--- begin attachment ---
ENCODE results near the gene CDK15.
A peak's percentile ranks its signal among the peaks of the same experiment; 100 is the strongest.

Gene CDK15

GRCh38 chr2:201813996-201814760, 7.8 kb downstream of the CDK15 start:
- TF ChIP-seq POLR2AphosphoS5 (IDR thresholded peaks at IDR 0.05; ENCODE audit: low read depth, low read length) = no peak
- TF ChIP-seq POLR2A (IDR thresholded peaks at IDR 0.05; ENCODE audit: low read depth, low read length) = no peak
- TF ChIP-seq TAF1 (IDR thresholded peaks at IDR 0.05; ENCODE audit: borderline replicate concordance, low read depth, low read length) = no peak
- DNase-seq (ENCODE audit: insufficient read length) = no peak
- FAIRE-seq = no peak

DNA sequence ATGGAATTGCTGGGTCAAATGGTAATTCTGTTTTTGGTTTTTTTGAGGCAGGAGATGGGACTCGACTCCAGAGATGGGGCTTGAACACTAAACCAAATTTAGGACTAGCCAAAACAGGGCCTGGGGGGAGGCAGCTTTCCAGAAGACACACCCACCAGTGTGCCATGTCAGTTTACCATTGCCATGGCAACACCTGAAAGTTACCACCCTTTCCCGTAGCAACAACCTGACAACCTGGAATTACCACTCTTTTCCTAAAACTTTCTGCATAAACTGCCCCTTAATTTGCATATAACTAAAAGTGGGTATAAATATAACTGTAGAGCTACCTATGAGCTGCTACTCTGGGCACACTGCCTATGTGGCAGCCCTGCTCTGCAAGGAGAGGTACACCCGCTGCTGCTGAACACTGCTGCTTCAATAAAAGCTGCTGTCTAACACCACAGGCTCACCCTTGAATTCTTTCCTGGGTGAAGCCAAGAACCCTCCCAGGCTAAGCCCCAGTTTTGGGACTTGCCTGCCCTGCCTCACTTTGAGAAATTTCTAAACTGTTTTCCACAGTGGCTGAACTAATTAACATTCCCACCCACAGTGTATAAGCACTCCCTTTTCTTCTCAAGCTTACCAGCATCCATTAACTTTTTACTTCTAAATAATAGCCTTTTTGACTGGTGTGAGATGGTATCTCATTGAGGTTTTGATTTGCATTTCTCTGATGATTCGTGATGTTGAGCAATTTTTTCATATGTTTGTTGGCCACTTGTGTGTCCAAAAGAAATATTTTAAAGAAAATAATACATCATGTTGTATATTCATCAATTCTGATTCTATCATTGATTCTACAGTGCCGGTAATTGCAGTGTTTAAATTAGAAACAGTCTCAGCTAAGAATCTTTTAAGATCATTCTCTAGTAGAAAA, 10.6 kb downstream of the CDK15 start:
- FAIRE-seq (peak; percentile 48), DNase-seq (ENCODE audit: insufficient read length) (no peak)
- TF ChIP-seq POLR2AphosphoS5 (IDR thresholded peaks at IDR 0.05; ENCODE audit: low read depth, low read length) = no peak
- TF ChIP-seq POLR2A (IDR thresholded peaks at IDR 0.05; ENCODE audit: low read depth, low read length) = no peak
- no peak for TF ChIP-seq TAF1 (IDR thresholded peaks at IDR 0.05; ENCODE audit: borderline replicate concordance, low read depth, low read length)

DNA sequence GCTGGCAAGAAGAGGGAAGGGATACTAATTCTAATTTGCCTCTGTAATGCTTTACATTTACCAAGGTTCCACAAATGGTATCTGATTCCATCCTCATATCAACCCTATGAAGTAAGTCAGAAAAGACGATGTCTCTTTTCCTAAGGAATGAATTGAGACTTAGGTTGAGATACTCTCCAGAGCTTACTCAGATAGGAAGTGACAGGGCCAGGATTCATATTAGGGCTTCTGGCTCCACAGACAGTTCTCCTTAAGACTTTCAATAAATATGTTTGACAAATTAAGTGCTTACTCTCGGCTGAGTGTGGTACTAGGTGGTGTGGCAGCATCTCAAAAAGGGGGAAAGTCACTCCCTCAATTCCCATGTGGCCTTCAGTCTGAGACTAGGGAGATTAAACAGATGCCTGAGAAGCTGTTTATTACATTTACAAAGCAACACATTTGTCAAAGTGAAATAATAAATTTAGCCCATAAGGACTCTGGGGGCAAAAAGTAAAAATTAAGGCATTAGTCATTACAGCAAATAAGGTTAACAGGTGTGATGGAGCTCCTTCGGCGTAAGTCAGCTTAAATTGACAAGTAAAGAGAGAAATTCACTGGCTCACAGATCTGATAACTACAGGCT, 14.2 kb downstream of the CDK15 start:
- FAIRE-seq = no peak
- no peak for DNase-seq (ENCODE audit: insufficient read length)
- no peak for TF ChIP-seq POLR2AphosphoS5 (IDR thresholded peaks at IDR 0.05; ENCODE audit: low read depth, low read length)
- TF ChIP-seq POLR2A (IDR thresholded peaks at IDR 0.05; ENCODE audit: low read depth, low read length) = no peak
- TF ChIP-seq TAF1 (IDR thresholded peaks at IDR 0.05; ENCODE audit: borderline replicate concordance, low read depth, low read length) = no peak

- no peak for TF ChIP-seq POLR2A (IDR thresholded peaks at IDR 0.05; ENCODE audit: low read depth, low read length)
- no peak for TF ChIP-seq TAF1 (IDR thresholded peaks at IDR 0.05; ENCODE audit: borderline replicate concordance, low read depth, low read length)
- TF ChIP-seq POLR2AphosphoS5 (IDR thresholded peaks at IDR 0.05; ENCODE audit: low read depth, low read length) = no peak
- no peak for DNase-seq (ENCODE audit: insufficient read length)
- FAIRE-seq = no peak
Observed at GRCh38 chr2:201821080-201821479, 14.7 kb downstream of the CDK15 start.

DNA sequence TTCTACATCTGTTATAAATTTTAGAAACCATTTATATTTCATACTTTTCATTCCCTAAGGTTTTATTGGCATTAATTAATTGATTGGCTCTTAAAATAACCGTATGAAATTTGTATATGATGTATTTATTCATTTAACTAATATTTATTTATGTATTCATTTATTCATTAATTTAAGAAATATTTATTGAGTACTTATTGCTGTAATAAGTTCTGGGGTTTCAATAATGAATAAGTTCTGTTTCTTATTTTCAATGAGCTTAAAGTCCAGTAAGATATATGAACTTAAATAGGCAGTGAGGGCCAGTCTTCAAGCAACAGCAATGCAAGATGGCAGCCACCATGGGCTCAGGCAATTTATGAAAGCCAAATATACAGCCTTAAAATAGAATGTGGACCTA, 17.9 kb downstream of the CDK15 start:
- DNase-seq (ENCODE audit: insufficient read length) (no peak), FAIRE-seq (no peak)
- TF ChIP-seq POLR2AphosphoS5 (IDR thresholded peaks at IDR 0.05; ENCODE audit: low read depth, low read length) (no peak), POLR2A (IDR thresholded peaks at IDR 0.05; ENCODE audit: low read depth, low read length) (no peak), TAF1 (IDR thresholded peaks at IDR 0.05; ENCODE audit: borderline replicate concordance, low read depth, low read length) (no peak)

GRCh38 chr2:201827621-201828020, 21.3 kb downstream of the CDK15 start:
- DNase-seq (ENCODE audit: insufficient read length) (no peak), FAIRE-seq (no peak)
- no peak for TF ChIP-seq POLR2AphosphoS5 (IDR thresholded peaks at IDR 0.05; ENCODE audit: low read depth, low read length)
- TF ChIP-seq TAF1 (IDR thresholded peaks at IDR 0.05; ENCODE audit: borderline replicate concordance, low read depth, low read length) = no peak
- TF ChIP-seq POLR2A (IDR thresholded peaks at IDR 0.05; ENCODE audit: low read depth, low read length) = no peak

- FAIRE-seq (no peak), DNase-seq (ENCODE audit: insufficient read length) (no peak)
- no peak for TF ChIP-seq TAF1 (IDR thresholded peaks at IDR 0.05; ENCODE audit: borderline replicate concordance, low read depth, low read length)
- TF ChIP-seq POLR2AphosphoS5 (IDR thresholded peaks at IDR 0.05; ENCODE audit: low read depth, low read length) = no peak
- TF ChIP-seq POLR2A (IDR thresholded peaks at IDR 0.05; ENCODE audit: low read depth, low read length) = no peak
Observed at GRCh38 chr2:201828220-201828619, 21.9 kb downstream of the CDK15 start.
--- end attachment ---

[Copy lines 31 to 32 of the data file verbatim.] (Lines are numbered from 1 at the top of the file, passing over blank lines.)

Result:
- DNase-seq (ENCODE audit: insufficient read length) (no peak), FAIRE-seq (no peak)
- no peak for TF ChIP-seq POLR2AphosphoS5 (IDR thresholded peaks at IDR 0.05; ENCODE audit: low read depth, low read length)